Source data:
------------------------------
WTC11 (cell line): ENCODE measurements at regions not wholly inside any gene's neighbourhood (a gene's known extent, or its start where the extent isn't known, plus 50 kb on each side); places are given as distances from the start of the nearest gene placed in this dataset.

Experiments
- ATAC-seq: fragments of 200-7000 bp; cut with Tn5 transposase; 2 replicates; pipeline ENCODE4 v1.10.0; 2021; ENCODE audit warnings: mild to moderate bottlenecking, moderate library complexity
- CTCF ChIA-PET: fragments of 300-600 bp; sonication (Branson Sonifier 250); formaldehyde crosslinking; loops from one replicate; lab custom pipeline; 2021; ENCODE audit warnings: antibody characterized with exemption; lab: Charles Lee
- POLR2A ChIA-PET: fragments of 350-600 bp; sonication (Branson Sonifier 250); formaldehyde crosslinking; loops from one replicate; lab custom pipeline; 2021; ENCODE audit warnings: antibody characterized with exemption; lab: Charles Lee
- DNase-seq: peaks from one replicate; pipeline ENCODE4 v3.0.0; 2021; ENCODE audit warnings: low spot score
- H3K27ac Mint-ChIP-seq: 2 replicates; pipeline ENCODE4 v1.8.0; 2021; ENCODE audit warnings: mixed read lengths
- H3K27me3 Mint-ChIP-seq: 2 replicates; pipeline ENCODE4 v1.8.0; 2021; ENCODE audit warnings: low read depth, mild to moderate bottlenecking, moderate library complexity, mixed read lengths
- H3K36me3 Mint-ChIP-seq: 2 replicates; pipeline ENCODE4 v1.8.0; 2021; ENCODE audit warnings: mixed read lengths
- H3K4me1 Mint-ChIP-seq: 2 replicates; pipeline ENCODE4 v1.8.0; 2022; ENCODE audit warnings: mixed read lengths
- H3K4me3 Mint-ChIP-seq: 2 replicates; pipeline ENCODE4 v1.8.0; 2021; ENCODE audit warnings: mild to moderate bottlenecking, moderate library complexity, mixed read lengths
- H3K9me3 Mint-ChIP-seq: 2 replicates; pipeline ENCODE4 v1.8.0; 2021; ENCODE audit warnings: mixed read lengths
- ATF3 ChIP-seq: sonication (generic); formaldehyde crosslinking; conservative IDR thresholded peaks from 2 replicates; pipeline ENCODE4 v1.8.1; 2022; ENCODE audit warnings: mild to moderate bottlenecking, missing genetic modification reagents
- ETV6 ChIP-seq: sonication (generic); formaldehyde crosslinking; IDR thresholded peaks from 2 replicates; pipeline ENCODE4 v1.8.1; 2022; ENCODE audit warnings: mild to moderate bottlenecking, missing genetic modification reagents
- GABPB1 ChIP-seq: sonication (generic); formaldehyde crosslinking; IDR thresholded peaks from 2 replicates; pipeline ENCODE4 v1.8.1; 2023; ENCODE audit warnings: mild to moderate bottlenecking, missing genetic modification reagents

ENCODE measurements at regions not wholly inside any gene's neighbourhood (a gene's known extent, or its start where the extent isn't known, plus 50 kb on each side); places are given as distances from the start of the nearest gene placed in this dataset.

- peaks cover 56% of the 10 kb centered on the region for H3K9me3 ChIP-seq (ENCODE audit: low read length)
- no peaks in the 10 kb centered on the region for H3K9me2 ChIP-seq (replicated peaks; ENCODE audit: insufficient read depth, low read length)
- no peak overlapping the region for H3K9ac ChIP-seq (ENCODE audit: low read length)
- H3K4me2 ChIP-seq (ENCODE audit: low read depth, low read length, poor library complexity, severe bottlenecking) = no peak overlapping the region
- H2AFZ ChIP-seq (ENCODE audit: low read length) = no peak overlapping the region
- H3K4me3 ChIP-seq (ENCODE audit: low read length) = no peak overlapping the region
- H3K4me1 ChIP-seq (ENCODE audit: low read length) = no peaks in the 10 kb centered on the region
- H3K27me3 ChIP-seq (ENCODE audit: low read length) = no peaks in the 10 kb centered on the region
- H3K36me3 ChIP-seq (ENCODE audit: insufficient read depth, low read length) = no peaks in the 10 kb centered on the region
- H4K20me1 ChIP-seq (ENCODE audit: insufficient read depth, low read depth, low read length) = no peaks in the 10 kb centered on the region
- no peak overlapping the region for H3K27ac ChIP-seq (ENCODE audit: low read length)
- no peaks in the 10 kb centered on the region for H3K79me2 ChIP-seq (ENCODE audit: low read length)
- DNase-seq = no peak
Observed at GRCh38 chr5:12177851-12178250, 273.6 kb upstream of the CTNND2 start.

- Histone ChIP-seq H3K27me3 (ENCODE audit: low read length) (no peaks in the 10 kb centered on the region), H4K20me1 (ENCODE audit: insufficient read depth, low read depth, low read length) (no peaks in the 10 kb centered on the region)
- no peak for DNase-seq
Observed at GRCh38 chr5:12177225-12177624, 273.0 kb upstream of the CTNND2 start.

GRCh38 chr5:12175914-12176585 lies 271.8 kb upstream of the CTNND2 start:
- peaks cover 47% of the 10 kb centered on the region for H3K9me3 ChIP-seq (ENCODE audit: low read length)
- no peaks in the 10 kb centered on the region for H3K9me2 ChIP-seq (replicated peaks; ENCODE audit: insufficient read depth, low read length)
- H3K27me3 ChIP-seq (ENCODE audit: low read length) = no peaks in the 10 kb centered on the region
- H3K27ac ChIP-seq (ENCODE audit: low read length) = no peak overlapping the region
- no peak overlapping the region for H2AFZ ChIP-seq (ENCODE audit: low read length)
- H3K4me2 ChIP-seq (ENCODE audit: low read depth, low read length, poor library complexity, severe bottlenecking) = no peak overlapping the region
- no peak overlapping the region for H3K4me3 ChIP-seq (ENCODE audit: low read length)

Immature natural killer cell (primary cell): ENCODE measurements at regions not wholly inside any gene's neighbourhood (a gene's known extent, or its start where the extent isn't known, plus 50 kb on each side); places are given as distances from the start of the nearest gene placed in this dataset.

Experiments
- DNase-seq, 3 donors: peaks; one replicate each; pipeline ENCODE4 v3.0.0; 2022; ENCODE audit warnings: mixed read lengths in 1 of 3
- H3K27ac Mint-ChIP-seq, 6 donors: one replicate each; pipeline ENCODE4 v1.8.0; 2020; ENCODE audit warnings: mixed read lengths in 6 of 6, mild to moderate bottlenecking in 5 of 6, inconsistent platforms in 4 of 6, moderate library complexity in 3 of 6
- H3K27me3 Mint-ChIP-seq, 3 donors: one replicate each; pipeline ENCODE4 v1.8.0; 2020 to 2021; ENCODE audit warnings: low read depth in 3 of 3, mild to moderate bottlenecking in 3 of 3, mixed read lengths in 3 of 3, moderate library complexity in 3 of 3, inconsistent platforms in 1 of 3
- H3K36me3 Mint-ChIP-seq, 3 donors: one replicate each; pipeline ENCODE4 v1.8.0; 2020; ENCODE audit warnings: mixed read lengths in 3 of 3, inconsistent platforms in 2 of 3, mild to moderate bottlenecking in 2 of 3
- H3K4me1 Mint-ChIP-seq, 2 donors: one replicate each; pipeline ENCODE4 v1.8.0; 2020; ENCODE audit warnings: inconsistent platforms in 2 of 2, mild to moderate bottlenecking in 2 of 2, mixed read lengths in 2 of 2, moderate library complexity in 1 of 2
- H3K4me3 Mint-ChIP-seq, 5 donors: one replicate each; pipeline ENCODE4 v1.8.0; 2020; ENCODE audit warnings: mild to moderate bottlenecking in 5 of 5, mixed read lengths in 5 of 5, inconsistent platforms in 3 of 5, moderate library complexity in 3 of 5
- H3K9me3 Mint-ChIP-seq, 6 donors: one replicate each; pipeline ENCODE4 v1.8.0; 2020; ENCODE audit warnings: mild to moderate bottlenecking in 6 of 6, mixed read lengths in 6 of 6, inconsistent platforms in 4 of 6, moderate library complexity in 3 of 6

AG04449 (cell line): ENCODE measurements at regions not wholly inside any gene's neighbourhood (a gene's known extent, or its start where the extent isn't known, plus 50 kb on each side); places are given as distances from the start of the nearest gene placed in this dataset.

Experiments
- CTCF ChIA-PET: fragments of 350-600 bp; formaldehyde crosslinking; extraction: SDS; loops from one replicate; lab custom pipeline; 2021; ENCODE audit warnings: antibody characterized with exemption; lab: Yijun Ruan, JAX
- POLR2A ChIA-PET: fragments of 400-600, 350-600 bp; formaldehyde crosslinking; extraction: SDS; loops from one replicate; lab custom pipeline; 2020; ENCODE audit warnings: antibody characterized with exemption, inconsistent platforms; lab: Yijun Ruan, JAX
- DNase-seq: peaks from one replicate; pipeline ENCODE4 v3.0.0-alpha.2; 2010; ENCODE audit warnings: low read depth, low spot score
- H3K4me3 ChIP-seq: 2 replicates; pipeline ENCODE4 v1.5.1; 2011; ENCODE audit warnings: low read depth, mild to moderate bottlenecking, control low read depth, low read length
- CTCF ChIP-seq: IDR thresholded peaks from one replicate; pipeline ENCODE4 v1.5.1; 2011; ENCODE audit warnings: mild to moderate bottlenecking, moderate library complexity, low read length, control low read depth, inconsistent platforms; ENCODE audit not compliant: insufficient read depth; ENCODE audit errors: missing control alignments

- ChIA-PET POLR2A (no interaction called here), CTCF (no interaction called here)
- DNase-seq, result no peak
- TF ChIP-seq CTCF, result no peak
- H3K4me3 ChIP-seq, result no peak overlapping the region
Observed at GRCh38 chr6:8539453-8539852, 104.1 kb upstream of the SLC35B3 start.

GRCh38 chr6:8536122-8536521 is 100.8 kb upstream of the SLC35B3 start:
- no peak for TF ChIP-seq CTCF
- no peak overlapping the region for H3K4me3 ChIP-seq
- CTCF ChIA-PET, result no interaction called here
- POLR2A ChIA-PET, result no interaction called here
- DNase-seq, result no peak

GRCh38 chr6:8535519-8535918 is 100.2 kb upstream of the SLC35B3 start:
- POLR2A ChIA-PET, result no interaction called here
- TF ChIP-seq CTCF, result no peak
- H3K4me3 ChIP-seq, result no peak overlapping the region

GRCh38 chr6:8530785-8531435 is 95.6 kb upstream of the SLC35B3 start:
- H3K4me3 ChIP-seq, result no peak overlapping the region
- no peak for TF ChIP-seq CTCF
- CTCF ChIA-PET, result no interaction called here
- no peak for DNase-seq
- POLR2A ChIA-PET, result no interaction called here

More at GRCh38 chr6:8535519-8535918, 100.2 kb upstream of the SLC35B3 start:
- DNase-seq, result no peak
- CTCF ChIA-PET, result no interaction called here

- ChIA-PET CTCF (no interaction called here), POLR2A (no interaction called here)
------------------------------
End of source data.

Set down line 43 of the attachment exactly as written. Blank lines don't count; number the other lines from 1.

Experiments